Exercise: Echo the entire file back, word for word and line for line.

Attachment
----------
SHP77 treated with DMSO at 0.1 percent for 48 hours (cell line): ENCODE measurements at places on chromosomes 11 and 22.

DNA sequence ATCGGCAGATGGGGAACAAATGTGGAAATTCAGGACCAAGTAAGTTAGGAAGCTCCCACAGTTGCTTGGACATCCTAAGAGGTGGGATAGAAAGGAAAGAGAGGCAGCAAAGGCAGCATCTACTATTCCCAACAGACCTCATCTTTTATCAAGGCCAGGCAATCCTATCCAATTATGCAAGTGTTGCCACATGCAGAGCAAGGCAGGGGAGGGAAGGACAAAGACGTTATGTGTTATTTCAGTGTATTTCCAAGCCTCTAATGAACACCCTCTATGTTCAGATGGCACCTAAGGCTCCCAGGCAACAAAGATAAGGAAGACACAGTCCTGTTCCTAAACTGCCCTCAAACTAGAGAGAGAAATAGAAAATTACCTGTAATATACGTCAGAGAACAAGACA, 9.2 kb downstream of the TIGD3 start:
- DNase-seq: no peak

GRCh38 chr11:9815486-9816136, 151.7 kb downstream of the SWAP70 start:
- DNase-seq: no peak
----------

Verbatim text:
SHP77 treated with DMSO at 0.1 percent for 48 hours (cell line): ENCODE measurements at places on chromosomes 11 and 22.

DNA sequence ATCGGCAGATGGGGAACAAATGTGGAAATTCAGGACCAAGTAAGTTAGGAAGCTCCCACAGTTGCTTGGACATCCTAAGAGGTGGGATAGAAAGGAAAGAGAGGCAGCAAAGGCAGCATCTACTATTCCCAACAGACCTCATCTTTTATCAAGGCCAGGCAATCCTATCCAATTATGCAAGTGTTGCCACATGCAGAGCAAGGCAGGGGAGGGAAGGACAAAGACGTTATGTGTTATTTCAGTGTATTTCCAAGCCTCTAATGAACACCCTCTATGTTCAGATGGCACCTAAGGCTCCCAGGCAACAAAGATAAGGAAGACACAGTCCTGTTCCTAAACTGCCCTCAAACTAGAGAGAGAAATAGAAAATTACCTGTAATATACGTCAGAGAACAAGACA, 9.2 kb downstream of the TIGD3 start:
- DNase-seq: no peak

GRCh38 chr11:9815486-9816136, 151.7 kb downstream of the SWAP70 start:
- DNase-seq: no peak